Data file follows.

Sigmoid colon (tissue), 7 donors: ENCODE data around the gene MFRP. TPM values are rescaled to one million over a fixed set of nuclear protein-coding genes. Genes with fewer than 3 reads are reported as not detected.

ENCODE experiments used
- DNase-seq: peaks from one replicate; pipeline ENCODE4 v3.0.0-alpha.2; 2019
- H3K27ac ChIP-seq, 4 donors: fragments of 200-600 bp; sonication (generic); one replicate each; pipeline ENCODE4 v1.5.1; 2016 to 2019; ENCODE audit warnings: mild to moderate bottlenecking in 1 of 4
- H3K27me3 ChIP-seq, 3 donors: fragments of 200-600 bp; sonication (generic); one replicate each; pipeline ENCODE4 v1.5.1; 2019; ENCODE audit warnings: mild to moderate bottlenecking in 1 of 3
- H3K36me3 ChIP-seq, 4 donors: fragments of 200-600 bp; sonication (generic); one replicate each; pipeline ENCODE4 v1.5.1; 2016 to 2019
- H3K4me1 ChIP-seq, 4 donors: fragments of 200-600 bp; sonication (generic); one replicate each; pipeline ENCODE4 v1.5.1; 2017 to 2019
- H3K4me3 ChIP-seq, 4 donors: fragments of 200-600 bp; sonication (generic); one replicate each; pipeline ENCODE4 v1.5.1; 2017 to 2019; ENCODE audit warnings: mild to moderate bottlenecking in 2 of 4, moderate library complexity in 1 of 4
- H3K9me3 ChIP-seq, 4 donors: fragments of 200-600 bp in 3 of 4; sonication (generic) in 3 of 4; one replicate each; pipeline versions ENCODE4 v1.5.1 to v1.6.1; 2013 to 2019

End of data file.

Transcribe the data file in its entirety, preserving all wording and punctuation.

Sigmoid colon (tissue), 7 donors: ENCODE data around the gene MFRP. TPM values are rescaled to one million over a fixed set of nuclear protein-coding genes. Genes with fewer than 3 reads are reported as not detected.

ENCODE experiments used
- DNase-seq: peaks from one replicate; pipeline ENCODE4 v3.0.0-alpha.2; 2019
- H3K27ac ChIP-seq, 4 donors: fragments of 200-600 bp; sonication (generic); one replicate each; pipeline ENCODE4 v1.5.1; 2016 to 2019; ENCODE audit warnings: mild to moderate bottlenecking in 1 of 4
- H3K27me3 ChIP-seq, 3 donors: fragments of 200-600 bp; sonication (generic); one replicate each; pipeline ENCODE4 v1.5.1; 2019; ENCODE audit warnings: mild to moderate bottlenecking in 1 of 3
- H3K36me3 ChIP-seq, 4 donors: fragments of 200-600 bp; sonication (generic); one replicate each; pipeline ENCODE4 v1.5.1; 2016 to 2019
- H3K4me1 ChIP-seq, 4 donors: fragments of 200-600 bp; sonication (generic); one replicate each; pipeline ENCODE4 v1.5.1; 2017 to 2019
- H3K4me3 ChIP-seq, 4 donors: fragments of 200-600 bp; sonication (generic); one replicate each; pipeline ENCODE4 v1.5.1; 2017 to 2019; ENCODE audit warnings: mild to moderate bottlenecking in 2 of 4, moderate library complexity in 1 of 4
- H3K9me3 ChIP-seq, 4 donors: fragments of 200-600 bp in 3 of 4; sonication (generic) in 3 of 4; one replicate each; pipeline versions ENCODE4 v1.5.1 to v1.6.1; 2013 to 2019